But whence did they who have been moved by that faith derive it? Did they evolve it from their own consciousness? Did they dream it in their comfortable leisure? or did they learn it from the Church of God and in the house of God? What oracle has taught men the wisdom to devise, and the love to toil, and the unselfishness to spend, unless it be those lively oracles of which the Church is at once the keeper and the dispenser? Say that men have come to own the great fact of the brotherhood of humanity, where in all the world have they been taught that fact so eloquently as when, kneeling round the same altar, prince and peasant side by side, they have sat at one table and eaten of one bread and drank of one cup? Ah! how the majesty of some mighty temple, august and solemn and still, has taught man the greatness of God and the littleness and weakness of His creature! And where, in all the world, but in some grand and beautiful cathedral, have men seen the splendor of things unseen mirrored so majestically and persuasively in things seen? The cathedral an anachronism! And yet what voices have rung through its vaulted aisles since Savonerola thundered in the Duomo at Florence and Lacordaire thrilled all France from the pulpit of Notre Dame, even as Liddon thrills all England from the pulpit of St. Paul's to-day!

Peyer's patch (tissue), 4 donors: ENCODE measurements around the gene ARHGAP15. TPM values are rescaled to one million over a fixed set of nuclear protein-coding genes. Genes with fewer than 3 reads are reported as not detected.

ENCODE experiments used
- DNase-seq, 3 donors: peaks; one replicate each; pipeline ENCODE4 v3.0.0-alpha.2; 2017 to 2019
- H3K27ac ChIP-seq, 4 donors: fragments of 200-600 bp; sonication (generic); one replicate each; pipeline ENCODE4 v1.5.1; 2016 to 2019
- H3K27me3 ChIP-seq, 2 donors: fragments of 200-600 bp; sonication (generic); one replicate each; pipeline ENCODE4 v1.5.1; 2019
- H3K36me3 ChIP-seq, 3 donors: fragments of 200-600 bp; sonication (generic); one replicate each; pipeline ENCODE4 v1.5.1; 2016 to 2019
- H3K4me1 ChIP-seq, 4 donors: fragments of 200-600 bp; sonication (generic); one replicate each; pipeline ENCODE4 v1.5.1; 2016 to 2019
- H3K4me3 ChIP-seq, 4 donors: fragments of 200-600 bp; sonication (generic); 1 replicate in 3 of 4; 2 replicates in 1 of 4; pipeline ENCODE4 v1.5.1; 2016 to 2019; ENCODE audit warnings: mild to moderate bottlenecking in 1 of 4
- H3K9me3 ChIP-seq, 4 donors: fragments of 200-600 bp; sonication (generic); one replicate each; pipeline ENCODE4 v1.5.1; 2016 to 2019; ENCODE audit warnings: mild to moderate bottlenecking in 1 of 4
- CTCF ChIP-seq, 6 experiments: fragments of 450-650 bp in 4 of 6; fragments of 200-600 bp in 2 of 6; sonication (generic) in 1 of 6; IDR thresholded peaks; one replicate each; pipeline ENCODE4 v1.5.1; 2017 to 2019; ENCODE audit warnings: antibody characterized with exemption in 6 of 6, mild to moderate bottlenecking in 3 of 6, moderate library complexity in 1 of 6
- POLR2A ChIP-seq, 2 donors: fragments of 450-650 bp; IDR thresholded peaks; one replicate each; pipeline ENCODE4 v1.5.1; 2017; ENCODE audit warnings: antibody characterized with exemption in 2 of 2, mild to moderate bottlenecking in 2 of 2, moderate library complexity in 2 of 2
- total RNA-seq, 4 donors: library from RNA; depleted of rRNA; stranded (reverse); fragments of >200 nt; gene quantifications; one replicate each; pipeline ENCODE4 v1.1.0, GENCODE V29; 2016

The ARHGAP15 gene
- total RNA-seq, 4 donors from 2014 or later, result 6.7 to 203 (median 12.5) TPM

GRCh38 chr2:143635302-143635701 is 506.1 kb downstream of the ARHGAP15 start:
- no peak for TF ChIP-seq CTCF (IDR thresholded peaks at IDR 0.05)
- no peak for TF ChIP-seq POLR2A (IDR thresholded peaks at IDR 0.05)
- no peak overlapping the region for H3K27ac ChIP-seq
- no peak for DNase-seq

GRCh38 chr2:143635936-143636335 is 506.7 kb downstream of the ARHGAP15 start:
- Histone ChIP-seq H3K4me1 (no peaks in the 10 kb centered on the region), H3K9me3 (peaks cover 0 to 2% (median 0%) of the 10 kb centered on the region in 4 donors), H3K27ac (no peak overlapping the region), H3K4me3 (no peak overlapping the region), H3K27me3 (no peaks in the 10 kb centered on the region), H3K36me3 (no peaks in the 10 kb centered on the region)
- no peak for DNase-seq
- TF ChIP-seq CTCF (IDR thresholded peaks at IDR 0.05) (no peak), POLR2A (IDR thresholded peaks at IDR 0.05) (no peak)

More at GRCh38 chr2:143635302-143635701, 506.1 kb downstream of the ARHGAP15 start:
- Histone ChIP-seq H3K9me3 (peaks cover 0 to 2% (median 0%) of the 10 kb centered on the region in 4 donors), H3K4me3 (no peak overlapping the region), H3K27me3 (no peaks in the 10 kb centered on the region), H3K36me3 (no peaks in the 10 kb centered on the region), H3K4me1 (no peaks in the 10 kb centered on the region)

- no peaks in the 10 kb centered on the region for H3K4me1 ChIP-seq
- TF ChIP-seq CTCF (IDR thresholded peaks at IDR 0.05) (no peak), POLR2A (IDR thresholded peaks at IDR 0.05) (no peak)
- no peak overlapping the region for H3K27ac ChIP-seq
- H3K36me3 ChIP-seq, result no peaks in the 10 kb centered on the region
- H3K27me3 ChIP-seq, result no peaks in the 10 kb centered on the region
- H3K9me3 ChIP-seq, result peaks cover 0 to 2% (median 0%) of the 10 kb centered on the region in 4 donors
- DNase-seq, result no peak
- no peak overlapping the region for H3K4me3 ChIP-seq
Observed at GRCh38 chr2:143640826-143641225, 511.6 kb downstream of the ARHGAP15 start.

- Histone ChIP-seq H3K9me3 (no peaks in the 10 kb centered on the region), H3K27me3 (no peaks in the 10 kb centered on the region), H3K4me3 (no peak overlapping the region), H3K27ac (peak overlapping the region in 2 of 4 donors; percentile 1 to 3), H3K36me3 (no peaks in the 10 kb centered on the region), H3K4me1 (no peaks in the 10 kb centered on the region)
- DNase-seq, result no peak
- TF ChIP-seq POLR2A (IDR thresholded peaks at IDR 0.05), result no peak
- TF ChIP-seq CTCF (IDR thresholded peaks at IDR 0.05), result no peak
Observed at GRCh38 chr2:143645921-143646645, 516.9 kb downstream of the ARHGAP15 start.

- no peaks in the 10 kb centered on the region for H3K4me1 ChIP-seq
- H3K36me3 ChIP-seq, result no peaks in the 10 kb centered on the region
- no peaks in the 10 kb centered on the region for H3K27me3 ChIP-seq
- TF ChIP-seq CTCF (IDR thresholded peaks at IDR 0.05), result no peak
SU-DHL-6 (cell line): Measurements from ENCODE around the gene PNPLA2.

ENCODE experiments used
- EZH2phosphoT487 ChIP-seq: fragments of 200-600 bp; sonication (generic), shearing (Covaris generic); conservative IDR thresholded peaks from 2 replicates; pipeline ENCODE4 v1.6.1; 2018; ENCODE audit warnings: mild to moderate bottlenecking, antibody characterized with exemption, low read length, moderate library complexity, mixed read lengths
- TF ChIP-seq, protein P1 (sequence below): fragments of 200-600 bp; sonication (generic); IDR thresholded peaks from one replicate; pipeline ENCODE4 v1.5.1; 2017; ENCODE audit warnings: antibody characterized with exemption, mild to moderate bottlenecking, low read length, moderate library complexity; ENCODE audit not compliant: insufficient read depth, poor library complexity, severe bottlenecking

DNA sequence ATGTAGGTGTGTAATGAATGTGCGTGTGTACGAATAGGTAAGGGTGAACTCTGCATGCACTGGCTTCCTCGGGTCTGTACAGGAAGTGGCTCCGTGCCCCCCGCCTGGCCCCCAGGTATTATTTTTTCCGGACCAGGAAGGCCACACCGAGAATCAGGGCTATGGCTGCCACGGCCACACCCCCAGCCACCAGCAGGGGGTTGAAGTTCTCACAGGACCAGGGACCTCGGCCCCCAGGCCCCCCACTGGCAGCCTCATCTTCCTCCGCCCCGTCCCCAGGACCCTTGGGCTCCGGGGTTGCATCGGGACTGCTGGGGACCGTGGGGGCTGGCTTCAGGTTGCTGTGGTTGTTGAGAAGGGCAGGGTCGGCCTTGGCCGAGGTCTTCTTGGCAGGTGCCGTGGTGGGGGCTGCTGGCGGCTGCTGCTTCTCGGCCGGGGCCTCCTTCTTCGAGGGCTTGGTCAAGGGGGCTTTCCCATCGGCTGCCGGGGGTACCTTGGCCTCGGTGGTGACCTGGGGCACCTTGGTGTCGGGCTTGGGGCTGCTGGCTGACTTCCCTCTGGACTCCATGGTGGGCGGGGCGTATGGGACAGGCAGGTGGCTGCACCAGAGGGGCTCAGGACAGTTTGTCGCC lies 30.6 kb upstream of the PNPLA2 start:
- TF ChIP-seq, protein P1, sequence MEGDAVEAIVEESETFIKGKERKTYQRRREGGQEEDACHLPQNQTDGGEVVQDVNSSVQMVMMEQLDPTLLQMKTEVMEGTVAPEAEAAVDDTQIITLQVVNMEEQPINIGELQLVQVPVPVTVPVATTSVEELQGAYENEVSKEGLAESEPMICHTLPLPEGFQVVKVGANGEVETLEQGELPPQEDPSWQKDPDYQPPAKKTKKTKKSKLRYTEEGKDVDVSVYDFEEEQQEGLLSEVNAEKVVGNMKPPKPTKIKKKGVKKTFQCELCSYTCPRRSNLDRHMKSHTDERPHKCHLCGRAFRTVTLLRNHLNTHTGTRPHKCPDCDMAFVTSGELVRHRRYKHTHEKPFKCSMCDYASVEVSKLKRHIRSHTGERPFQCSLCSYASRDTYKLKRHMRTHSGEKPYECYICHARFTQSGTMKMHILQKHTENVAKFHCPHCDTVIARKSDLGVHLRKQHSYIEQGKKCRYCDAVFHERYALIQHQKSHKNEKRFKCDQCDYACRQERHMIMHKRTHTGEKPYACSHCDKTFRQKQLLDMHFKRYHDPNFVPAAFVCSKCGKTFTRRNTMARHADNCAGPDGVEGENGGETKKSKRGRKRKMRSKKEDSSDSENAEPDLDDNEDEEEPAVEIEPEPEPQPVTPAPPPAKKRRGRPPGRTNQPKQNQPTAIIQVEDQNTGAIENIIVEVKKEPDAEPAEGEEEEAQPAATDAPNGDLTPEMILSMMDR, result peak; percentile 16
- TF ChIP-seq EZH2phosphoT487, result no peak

What voices of warning and rebuke, what messages of hope and pardon, have been heard within cathedral walls, and what tired feet and aching hearts, taking the wings of a dove, have climbed up there upon the stairway of celestial song, and communing with God, their Father, have been quickened, and renewed, and comforted. I do not say that these things have not come to pass in other [7/8] sanctuaries humbler and less costly than a cathedral, but I do say that this is the office of the sanctuary in our human life, and I maintain that that structure which stands for influences so potent and so supreme cannot be too stately, too spacious or imperial, and most surely cannot be an anachronism in any age or in any land. It is a King's House, nay, the House of the King of Kings; it is the visible home and symbol of all those forces that are mightiest in history and most indispensable in our civilization. Shame on us if we belittle its object or begrudge its splendor. Shall we dwell in ceiled houses, decked with cedar and vermilion, and shall the ark of the Lord dwell in a tent? Shall our princes and nobles, our successful men, our hoarders of capital and our accumulators of vast fortunes rear their stately and regal palaces; and shall they and we disparage the building of a palace statelier still, in which to worship God? Again I say, shame on us if we do so!